This collection documents the published work of writers and recording artists of the Harlem Renaissance through the poetry, novels, plays, and music that emerged between 1917 and 1934, a period in American history characterized by an “unprecedented mobilization of talent and group support in the service of a racial arts and letters movement,” according to historian and author David Levering Lewis. Assembled by Ann and Samuel Charters, the collection includes works by Arna Bontemps, Countee Cullen, Jessie Fauset, Rudolph Fisher, Langston Hughes, Nella Larsen, Alain Locke, Claude McKay, Jean Toomer, Wallace Thurman, Zora Neale Hurston, and George Schuyler, as well as original pamphlets, periodicals, audio recordings, and reference sources.
Painter Bill Hutson is an internationally recognized artist, known for abstract paintings. He delivered 4 lectures in the 1970s and 80s that can be accessed on 5 reels.
The Connecticut Citizens Action Group Records document the activities and concerns of the first state-formed consumer interest group. Their records contain significant information about most of the major consumer and public interest issues of the 1970s and 1980s, ranging from environmental and energy concerns to health, housing, political reform, insurance, and housing. There are no restrictions on the use of these records. There are other additional records that were received after this guide was produced.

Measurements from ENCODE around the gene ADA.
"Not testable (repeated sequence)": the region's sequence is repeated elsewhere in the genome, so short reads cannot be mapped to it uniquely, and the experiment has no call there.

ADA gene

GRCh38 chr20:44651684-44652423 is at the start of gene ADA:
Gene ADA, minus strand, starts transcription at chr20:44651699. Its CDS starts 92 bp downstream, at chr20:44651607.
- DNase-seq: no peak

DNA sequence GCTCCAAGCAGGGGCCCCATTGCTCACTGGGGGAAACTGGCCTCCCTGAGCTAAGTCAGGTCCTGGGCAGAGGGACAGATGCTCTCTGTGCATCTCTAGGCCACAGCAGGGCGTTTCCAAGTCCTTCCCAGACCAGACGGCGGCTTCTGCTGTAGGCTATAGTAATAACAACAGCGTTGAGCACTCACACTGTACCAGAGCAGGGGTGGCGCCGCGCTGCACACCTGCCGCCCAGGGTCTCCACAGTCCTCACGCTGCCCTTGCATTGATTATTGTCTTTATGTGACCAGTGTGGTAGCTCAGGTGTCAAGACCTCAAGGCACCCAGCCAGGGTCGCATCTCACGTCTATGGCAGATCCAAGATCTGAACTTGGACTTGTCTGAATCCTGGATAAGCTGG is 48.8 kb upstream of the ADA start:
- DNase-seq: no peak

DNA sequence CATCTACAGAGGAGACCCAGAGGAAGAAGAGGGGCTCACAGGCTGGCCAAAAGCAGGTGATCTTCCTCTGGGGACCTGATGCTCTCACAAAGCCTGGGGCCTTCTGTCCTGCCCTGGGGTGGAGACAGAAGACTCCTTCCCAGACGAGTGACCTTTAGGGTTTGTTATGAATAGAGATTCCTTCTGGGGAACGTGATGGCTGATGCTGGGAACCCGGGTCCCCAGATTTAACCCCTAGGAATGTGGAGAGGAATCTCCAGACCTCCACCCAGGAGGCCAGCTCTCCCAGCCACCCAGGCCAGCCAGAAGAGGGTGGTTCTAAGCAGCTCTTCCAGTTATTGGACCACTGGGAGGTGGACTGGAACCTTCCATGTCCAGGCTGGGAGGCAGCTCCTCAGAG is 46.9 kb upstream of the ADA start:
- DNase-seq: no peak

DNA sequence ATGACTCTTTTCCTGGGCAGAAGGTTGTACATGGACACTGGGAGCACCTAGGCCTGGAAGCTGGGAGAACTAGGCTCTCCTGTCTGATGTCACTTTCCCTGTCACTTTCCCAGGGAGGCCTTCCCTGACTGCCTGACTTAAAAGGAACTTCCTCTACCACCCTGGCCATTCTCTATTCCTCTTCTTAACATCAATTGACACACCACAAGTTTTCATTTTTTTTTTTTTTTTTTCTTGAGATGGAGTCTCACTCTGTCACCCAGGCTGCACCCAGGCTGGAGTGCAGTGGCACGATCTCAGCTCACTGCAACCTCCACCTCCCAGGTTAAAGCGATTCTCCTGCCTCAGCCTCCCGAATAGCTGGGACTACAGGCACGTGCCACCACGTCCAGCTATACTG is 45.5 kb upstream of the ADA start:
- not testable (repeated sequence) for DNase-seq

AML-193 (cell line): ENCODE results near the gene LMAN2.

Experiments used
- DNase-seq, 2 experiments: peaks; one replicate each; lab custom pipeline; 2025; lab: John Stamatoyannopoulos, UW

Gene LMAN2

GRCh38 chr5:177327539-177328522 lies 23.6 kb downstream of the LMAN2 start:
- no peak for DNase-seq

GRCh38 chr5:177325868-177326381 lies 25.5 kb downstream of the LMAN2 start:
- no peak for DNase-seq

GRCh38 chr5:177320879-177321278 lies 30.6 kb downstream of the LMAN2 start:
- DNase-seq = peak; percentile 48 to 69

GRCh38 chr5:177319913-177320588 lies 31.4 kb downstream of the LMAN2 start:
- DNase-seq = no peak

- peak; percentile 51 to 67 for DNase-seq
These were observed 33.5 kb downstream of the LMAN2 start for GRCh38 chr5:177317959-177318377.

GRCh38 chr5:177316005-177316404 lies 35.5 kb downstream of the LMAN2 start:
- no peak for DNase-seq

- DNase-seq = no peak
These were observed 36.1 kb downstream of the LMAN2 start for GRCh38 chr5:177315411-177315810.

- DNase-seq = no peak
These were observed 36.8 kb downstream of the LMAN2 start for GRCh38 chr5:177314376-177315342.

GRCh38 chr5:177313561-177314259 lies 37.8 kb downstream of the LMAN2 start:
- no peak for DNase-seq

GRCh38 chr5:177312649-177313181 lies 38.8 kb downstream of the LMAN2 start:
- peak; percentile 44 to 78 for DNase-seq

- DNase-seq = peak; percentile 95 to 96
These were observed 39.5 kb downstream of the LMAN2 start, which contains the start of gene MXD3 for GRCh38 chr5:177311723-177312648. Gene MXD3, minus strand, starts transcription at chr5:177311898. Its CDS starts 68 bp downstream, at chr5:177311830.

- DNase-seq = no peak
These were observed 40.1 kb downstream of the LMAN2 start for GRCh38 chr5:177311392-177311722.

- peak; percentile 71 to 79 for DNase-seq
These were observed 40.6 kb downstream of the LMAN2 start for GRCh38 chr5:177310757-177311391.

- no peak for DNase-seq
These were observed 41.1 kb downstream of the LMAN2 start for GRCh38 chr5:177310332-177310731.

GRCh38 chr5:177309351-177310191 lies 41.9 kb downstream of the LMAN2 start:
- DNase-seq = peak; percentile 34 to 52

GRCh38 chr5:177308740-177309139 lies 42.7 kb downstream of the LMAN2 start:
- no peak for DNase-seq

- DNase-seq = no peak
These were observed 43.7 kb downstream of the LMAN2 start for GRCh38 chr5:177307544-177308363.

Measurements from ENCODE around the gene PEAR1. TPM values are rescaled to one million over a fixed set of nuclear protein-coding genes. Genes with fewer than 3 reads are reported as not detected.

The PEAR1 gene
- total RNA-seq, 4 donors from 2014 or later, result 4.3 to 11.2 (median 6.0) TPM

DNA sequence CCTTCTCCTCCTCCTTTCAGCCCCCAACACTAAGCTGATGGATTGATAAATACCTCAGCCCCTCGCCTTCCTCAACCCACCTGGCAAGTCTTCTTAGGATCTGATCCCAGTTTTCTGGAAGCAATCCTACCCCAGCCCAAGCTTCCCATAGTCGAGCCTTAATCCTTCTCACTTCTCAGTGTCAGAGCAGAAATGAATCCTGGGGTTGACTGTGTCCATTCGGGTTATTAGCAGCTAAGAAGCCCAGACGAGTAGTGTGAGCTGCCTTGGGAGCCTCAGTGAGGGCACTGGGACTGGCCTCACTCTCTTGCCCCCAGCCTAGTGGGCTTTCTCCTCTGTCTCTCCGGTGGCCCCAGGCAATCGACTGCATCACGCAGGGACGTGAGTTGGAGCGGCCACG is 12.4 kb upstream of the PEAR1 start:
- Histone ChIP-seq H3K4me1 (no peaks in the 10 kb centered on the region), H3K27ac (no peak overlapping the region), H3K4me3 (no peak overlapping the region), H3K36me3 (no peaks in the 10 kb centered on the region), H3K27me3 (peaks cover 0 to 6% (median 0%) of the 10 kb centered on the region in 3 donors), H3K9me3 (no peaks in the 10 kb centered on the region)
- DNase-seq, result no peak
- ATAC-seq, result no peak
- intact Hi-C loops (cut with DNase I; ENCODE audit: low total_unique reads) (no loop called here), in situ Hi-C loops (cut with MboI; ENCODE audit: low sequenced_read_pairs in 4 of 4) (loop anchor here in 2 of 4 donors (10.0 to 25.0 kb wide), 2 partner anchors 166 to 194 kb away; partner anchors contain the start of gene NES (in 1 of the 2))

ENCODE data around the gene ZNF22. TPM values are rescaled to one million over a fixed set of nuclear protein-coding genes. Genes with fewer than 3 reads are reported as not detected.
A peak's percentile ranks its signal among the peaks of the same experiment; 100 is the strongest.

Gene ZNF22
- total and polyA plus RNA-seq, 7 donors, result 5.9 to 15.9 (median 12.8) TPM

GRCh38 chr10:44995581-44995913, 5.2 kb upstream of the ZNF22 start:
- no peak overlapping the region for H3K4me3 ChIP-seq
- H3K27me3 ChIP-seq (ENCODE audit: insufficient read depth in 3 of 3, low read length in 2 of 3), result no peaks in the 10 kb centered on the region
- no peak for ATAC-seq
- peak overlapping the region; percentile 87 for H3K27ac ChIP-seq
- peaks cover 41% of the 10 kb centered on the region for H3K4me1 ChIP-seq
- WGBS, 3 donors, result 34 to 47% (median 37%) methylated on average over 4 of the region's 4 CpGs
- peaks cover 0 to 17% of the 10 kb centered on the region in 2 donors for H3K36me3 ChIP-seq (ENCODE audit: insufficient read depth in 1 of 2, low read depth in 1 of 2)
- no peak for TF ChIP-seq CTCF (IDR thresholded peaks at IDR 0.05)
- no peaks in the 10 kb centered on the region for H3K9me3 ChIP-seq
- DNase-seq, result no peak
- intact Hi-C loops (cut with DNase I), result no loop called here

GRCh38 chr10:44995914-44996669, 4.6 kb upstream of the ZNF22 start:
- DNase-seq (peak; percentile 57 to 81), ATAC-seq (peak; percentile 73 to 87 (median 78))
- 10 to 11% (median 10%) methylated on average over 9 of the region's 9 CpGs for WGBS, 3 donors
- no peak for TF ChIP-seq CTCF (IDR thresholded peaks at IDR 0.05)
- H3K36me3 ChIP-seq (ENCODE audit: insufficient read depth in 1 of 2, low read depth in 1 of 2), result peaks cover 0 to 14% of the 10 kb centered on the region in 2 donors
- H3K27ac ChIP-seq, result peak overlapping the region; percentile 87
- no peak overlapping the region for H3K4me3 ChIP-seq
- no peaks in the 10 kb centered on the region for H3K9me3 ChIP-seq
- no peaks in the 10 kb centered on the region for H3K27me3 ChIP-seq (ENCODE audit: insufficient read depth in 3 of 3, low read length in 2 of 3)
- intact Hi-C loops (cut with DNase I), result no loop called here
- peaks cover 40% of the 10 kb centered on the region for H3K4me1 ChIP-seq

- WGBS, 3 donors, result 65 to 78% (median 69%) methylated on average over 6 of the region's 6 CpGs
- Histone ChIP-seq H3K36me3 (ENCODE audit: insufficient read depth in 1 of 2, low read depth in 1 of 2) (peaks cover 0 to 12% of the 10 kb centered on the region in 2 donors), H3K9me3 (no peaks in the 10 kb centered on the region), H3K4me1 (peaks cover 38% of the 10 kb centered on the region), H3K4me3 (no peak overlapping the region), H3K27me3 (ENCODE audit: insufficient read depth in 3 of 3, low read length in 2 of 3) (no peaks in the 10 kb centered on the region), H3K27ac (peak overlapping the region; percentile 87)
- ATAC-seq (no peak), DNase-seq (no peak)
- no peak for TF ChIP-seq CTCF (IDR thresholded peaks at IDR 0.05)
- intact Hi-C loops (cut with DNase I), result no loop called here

The collection contains legal files, documents, reports, studies, correspondence, publications, conference proceedings, papers, and similar materials pertaining to two lawsuits concerning the desegregation of Connecticut's public schools.
Architect Conrad Johnson delivered 4 lectures to the Black Experience in the Arts course, ranging from the years 1978 to 1983. In his 1983 lecture, Johnson described what it was like to be a working architect in New York City. He helped found Ifill, Johnson, and Hanchard's architectural design firm. One reason the firm was established was Johnson related how hard it can be for a Black architect to find a permanent position. Johnson's presentations showed slides of buildings.
Dana Chandler, also known as Akin Duro, taught art and art history at Simmons College from 1970-2004. Chandler used his art for the causes of social justice and human rights. His paintings depict oppression and racial violence in America. Chandler created his art with the intent to communicate contemporary views of black people and their future.